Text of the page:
The opinions expressed in this article are the author’s own and do not necessarily reflect the view of the American Council of Hypnotist Examiners.
by Roger Cooper Dent
One of the greatest challenges in interviewing new clients can be overcoming skepticism, fear and misinformation about hypnotherapy and hypnosis in general. While clients who seek out hypnotherapy on their own usually are open to the process, those referred to a practice often are, at a minimum, hesitant.
To improve my opportunity for success, I use very specific language in my introductory interviews to let prospective clients know that I’m open and not judgmental. I’m clear and honest about my beliefs and my approach, and emphasize that each session is about them. I solicit their input, and discuss my plan for working with them; always listening and observing their body language to ensure agreement. If I sense that they are not following me for any reason, I rephrase or ask questions to keep them engaged.
The interview is the tool that “closes the deal,” not only with regard to setting the stage for a business relationship, but in building a rapport with the client that will ensure successful sessions. I choose not to charge for most initial visits. While I understand that this may not work for everyone, I find that it builds trust and allows both the client and me to establish our relationship in a no-risk environment. It is uncommon that a client doesn’t continue after the initial meeting, and when it does happen, I believe that it’s appropriate. In some cases, the client will voice their reasons, in others it’s observable. In any case, the client and I have ventured only time and we’ve both learned something. The interview also provides me with an opportunity to suggest that the timing or situation may not be right for success, such as with smokers who visit me at the request of a partner or other, and clearly not with a personal investment in stopping tobacco use.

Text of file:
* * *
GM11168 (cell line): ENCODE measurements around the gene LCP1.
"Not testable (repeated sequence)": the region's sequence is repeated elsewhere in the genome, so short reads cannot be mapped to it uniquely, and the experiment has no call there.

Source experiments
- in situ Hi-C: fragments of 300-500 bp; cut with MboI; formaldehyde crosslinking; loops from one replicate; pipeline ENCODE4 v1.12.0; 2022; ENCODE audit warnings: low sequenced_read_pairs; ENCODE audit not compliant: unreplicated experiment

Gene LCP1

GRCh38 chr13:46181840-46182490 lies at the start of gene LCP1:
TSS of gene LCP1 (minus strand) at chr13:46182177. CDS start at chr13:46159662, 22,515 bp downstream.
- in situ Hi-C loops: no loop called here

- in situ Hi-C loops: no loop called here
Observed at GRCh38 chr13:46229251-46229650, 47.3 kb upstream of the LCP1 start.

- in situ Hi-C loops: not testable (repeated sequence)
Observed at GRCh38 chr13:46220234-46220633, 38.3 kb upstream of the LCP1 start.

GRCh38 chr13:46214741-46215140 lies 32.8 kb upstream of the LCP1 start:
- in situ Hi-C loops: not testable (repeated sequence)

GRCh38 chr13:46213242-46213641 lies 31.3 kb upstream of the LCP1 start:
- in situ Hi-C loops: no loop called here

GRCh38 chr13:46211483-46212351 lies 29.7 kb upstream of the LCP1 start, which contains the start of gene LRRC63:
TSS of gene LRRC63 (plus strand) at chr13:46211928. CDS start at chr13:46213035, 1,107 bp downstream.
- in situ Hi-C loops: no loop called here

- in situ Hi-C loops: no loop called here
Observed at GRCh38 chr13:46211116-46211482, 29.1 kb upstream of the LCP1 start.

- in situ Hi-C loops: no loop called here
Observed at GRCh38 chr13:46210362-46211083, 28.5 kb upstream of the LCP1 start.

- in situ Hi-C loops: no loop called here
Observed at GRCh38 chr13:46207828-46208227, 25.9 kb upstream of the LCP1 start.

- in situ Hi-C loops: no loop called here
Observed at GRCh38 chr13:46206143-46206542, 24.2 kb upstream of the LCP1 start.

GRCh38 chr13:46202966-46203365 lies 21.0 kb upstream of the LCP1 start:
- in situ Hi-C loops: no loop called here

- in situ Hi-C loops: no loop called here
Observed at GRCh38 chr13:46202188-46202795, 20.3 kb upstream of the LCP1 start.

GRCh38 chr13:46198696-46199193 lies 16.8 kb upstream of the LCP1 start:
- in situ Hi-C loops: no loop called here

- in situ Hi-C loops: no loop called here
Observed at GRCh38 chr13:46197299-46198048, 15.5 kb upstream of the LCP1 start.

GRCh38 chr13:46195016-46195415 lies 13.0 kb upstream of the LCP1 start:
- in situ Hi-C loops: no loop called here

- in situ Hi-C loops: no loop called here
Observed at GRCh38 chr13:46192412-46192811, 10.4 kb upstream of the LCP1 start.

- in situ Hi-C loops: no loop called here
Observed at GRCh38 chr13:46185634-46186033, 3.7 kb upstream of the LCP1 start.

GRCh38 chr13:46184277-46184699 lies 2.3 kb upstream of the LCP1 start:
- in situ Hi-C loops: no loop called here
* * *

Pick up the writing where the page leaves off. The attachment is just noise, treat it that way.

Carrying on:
I like to offer a “sample” session as part of my initial interview. If done properly, this experience takes away any anxiety and sets the stage for the client’s first session. I refer to this as a “descriptive induction.” You likely will recognize components of any typical session. I based this induction on Elman’s rapid induction, and explain each step along the way. This is a great teaching tool for clients, gains their confidence, and typically results in successful induction into hypnosis.
For skeptics and those with reservations about hypnosis, I start by suggesting that this is a practice session to introduce them to the process. I explain that while most people will find the process relaxing to the point of some level of hypnosis, their experience will be one that is appropriate for them. I express no expectation, only offer the session as an example, so that when they return to begin working on their particular concerns, they will be familiar with the process.
The following is an abbreviated version of a typical introductory session. These sessions usually last only fifteen to twenty minutes and always provide a positive experience. The objective is to build comfort in the process and trust with the client. If hypnosis doesn’t result, the experience still is informative and enjoyable. We begin with the client in the “comfortable chair” in a conversational tone:
“There typically are five parts of a hypnotherapy session, eye closure, induction, deepening, suggestion, and arousal, or waking up.”